Sometimes on a fuel injected engine you do need to have a mechanic put it on the computer to ensure the fuel trim mappings are correct and don't need to be updated or perhaps the old oxygen sensor is giving a false rich reading causing the computer to try and run leaner than it should. Sometimes a mechanic using the wrong RTV gasket sealant can kill your oxygen sensor and cause fuel trim issues.

The other things are the common sense items like slowing down and driving under the max speed of the 65 to 75 mph tires found on many motor homes. Most are only speed rated at moderate temperatures so pushing them to their max is not wise when the temperatures are reaching the triple digits.

Most times though there is no real need to put in a bigger radiator etc in a vehicle made over the past 30 years except for in a relatively few specific cases since the ECU and other systems have been pretty good at managing heat if properly maintained.


Myself I have towed an SUV behind my 2001 Adventurer on the F53 chassis all through the Appellation, Poconos, Catskill and White Mountains through record breaking heatwaves with no overheating issues.
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Old 10-01-2021, 10:45 PM   #38
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All but the flush

I've done all but a recent radiator flush & new thermostat. Air dam in place, put a pusher fan in front of Condenser and eliminated the chrome strip on front of Express with a mesh screen which adds about 30% air moving through radiator. Did this and added Water Wetter and water temp went from a high of 240 to max of 223. 6.0 has high flow cats and 3" exhaust. Have also ran BG44K through fuel system and, from my readings, believe that fan clutch is working fine. I believe that I have the eng. temp under control but am concerned about the extreme tranny temps. Currently waiting for a Black Bear computer upgrade that , according to black bear, will add 10% more HP to the current 305 and 1-2 MPG. I am thinking of adding a second Derale tranny cooler with fan.
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Old 10-02-2021, 11:57 AM   #39
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Towing in the hot AZ mountains .

The truth is they are all going to run a little hotter in the mountains towing anything. Your most expensive Rvs will run hotter than normal . But the plain simple truth is if you run in the mountains most of the time get a diesel. Even though you pay more for fuel you will get the same results in dollars totalling. Gas is going to down shift a lot more using more fuel. My gas rig 34' f53 v10 could stay right in line with the 350 diesel and of course rev higher going down hill passing the diesel and losing going up hill , but to keep up with the diesel I would only get 4.5 miles to the gallon pulling a nissan suv.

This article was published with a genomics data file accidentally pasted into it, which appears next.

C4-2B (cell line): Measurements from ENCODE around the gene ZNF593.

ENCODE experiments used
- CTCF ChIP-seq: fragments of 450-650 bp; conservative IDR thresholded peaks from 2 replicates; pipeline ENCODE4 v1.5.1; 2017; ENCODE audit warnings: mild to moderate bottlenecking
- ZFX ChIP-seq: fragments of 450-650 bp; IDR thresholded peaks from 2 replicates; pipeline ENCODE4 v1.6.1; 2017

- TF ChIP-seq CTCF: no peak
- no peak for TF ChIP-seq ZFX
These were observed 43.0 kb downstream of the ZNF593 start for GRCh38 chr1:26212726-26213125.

I would really make sure you get the right engine in a diesel because they over heat to. And the repair are off the charts . If you fortunate and have deep pockets diesel is the way to go in the mountains . Spent years in the AZ mountains summer and winter.
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Old 10-02-2021, 08:49 PM   #40
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Quote:
Originally Posted by RussellAM View Post
Hello,

The wife and I are at a crossroads. We plan on upgrading our gas class c to either a gas class A towing a jeep wrangler, or getting a diesel truck and toyhauler with toys. I think we'd prefer the gas class A option, but one big concern keeps us from moving forward: towing a 4 door jeep wrangler in hot weather (think 100-120 degrees) going up mountains.

As we live in vegas, we often like to leave the city during the worst of the heat and head up to the mountains with the RV. That seems to be precisely the worst possible time, as we've experienced the class c motorhome engine overheating a few times, the dash AC dying majority of the ride, and the generator going out as well (possibly due to the excessive heat), which cuts out our coach AC. Makes for a hot ride. Because of this it's pushed us towards what we consider a more reliable ride, which is the diesel truck.